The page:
Seven weeks into my stay in Lukojjo, Uganda, the power went out—for two days.

The borehole well has an electric-powered pump, so power outages also mean water outages. I had bottled water to drink, but then I realized that no power means I can’t bathe, so I panicked.

Outages are common in rural Uganda. I was lucky it was my first. And it quickly occurred to me that my worries were pretty trivial. The borehole doesn’t just supply water for bathing and washing dishes, it’s also drinking water for most people—including my new friend, Wassaw.

Ten-year-old Wassaw is charismatic and inquisitive. “Do you have boreholes in California?” he asked. I wasn’t sure how to respond. How do I tell a kid who fetches and carries his family’s daily water—in a 50 pound jerry can—that there are five taps inside my house with hot and cold water? Or that we have flush toilets filled with water clean enough to drink?

I spent seven weeks in Uganda this summer, on a GlobeMed internship with the Water Access, Sanitation, and Hygiene (WASH) project. The project put me face-to-face with the biggest water issue for many people on the planet—basic access. The World Health Organization estimates that more than a billion people lack any source of improved drinking water.

In rural Uganda, 65 percent of people have “improved” infrastructure to retrieve groundwater, the country’s main water source. For the village of Lukojjo’s one-thousand residents, there’s one borehole with an electric pump for the elementary school and surrounding neighborhood. The rest of the village uses a protected spring.

Here’s the thing with the groundwater: It’s okay to wash with, but must be boiled before it’s safe to drink or brush your teeth with. My job was going door-to-door in villages to teach people how to be water-safe.

Good old-fashioned boiling is the number one strategy for eliminating diseases caused by groundwater contamination. Waterborne illness is a big deal in a country where 1.6 million people live with HIV/AIDS—almost 12 percent of them infants and children. Children are already prone to disease, but with compromised immune systems, they are even more susceptible. GlobeMed partnered with the local Mpoma Community HIV/AIDS Initiative to tackle water access and education.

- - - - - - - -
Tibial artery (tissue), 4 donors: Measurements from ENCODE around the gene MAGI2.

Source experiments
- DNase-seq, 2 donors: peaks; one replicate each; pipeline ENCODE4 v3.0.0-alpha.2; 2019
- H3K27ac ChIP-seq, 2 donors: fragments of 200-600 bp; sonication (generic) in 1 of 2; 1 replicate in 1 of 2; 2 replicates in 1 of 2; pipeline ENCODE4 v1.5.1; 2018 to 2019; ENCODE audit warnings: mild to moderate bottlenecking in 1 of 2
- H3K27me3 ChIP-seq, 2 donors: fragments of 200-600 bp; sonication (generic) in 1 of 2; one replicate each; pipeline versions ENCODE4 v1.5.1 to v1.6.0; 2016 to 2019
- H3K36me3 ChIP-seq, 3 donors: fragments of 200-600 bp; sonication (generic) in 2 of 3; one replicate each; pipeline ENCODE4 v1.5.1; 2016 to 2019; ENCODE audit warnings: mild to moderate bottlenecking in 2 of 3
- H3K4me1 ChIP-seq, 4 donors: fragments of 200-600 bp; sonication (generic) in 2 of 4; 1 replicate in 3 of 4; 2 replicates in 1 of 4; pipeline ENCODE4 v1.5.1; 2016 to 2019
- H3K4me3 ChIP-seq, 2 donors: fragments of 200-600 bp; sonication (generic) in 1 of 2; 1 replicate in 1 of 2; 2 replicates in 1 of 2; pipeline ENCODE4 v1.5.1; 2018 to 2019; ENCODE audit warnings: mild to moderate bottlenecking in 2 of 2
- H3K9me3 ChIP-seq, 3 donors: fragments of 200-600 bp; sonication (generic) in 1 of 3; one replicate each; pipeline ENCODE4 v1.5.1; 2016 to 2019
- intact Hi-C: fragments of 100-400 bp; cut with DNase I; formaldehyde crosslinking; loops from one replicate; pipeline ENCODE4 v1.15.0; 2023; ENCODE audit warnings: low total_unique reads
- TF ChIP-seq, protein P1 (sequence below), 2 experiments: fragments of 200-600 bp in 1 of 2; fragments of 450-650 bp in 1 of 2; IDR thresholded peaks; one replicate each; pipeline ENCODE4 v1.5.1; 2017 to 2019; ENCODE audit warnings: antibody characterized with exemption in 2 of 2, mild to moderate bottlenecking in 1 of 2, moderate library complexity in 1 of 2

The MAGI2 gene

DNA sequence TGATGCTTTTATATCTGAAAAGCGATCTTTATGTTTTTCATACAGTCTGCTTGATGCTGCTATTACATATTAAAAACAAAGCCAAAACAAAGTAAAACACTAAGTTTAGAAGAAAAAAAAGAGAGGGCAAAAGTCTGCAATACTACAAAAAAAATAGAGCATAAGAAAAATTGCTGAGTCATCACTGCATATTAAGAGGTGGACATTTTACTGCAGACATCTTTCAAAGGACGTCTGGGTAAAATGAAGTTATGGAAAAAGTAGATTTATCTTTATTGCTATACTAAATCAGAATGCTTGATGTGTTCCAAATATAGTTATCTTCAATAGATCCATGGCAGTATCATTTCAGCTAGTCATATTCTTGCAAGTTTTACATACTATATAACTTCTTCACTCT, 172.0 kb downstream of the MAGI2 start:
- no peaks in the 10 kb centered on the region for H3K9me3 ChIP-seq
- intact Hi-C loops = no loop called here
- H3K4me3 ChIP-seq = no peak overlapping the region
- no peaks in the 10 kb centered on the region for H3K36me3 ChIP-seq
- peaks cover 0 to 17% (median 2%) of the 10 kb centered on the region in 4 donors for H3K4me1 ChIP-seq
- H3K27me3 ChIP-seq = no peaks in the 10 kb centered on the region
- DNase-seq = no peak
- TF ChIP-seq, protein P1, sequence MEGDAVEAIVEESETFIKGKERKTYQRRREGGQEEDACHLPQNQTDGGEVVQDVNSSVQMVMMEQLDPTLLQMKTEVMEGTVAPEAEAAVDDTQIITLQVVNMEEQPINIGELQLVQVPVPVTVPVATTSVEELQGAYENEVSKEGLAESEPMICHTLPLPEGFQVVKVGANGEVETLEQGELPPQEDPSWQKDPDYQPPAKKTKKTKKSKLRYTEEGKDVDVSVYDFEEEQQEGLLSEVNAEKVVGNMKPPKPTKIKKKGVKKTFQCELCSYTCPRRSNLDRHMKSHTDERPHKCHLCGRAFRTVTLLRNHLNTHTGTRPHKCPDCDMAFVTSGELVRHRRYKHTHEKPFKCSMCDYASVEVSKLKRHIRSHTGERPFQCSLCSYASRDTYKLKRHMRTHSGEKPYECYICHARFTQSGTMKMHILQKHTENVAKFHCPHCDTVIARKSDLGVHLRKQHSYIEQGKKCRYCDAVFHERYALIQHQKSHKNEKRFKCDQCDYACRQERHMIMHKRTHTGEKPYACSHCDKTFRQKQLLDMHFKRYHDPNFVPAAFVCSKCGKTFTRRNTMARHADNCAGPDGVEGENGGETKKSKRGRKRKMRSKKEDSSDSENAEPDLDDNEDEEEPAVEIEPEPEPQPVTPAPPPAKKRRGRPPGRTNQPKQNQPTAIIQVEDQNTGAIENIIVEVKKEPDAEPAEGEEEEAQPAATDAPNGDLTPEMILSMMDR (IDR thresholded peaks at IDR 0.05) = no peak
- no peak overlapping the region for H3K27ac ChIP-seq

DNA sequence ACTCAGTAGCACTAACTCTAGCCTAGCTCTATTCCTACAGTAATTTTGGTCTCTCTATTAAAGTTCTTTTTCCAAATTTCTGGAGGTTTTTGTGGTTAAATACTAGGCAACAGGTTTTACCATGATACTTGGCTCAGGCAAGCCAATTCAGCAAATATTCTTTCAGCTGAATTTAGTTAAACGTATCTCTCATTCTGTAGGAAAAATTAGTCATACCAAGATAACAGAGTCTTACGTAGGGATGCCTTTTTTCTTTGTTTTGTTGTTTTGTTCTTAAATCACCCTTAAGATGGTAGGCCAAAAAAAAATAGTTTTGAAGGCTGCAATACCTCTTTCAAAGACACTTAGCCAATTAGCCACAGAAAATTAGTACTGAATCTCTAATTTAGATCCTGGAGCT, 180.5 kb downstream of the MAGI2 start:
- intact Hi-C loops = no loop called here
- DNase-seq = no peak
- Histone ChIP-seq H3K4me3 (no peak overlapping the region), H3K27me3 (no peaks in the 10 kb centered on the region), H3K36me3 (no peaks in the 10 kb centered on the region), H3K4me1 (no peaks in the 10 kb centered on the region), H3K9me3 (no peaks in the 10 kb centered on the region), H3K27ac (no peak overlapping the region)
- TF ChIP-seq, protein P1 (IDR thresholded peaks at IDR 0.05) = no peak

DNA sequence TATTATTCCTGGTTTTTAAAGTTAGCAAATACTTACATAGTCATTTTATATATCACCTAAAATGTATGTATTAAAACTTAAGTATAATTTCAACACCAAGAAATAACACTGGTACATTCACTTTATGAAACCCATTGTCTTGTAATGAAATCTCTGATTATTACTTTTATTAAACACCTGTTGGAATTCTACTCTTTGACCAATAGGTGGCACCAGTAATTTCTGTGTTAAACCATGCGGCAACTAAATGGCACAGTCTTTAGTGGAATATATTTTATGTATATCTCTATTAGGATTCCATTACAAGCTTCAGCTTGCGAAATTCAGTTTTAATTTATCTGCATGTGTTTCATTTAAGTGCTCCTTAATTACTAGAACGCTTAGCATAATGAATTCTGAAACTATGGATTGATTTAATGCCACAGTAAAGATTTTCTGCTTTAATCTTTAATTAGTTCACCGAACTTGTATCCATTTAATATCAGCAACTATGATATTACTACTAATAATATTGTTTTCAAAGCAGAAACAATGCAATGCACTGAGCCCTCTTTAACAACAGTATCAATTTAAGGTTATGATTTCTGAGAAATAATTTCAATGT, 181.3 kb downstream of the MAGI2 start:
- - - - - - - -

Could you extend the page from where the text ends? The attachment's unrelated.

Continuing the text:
Retrieving water is just the first step. Sanitation and hygiene are critical, too. In Uganda people use latrine toilets—two-meter holes dug in the ground. They’re supposed to be six meters from homes and 30 meters from water sources. Any closer and contamination can occur. But latrines often end up three or four meters from homes with no covers or places to wash hands.

Water supply and sanitation challenges are also being pushed to the limit by Uganda’s population explosion.

The number of people living in the country jumped from 29 million in 2006 to 39 million in 2015. Most of the growth is in rural areas, where poorly funded local governments struggle to meet the additional demand for housing and water. With new development going up everywhere, it’s impossible for officials to ensure latrines are dug at safe distances from dwellings and water supply.

Protecting water sources is tricky for other reasons, too. Fences are built around boreholes and springs to keep animals out, but they usually don’t last long. When we go into villages and ask why the fence isn’t there, the usual answer is “it was dismantled because we needed firewood to cook.”

Before coming to Uganda, I had no idea what to expect. It took two hours to drive the 14 miles from the capital city, Kampala, to Lukojjo, on roads streaming with vehicles and people, and I wondered where on earth I would end up. All I knew was seven weeks seemed like a long time.

But then I arrived at the school where I’d be living and received the most unbelievable welcome. Kids came tumbling out of the classrooms. I’d never had so many bright little faces charging at me all at once. Back in my hometown of Pomona, California, I barely know anyone. In Lukojjo, I greet almost everyone I pass on the road.x

When Wassaw asked if we have boreholes in California it seemed like a silly question, but in that moment it really hit me how privileged I was to have my own private tap. And now, two days before I’m due to leave, I’m on the verge of tears—not because I can’t shower—but because it will be so hard to say goodbye to this amazing community of people.